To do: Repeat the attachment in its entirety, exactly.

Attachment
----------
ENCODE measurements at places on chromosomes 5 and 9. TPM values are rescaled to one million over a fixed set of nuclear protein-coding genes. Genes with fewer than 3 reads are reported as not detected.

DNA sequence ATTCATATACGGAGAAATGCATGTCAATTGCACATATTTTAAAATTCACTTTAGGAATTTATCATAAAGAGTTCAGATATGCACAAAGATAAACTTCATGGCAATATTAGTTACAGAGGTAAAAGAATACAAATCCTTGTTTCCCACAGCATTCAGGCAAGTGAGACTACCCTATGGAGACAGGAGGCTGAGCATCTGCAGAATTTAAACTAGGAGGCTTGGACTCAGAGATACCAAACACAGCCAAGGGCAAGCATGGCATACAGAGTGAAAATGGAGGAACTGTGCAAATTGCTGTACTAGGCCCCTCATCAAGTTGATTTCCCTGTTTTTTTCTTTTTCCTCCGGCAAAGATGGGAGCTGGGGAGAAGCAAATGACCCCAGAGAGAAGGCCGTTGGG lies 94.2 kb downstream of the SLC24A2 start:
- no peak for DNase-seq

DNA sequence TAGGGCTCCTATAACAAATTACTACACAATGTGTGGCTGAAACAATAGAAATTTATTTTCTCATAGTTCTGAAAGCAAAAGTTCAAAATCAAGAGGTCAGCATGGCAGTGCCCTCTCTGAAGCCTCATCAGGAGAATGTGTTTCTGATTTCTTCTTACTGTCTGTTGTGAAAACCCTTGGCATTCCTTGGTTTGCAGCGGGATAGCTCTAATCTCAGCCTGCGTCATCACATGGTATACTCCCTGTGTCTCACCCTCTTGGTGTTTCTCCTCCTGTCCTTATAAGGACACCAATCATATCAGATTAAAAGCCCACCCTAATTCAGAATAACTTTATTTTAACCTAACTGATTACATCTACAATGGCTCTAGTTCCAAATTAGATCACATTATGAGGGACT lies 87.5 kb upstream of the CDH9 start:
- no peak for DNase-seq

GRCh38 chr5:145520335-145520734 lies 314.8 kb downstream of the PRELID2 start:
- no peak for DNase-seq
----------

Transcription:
ENCODE measurements at places on chromosomes 5 and 9. TPM values are rescaled to one million over a fixed set of nuclear protein-coding genes. Genes with fewer than 3 reads are reported as not detected.

DNA sequence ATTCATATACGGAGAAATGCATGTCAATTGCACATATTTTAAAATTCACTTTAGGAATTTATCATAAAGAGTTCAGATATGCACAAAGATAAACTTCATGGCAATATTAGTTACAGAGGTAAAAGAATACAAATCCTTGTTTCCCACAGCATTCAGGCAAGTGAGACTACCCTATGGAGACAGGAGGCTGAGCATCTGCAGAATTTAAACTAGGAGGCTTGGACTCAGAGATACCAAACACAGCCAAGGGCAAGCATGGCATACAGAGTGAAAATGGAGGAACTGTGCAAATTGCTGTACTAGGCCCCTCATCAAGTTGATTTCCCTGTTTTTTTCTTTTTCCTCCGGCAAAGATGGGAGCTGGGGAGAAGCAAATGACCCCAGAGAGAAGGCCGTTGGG lies 94.2 kb downstream of the SLC24A2 start:
- no peak for DNase-seq

DNA sequence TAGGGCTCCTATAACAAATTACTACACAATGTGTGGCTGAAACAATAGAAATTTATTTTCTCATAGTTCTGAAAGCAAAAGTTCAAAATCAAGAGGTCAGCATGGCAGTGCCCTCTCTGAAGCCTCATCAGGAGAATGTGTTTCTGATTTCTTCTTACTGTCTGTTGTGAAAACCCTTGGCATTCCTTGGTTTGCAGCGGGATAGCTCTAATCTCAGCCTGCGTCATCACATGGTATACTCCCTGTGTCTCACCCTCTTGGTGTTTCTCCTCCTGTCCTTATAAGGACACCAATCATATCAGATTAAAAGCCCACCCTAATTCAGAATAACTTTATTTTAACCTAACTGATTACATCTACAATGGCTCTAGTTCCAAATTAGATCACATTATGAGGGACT lies 87.5 kb upstream of the CDH9 start:
- no peak for DNase-seq

GRCh38 chr5:145520335-145520734 lies 314.8 kb downstream of the PRELID2 start:
- no peak for DNase-seq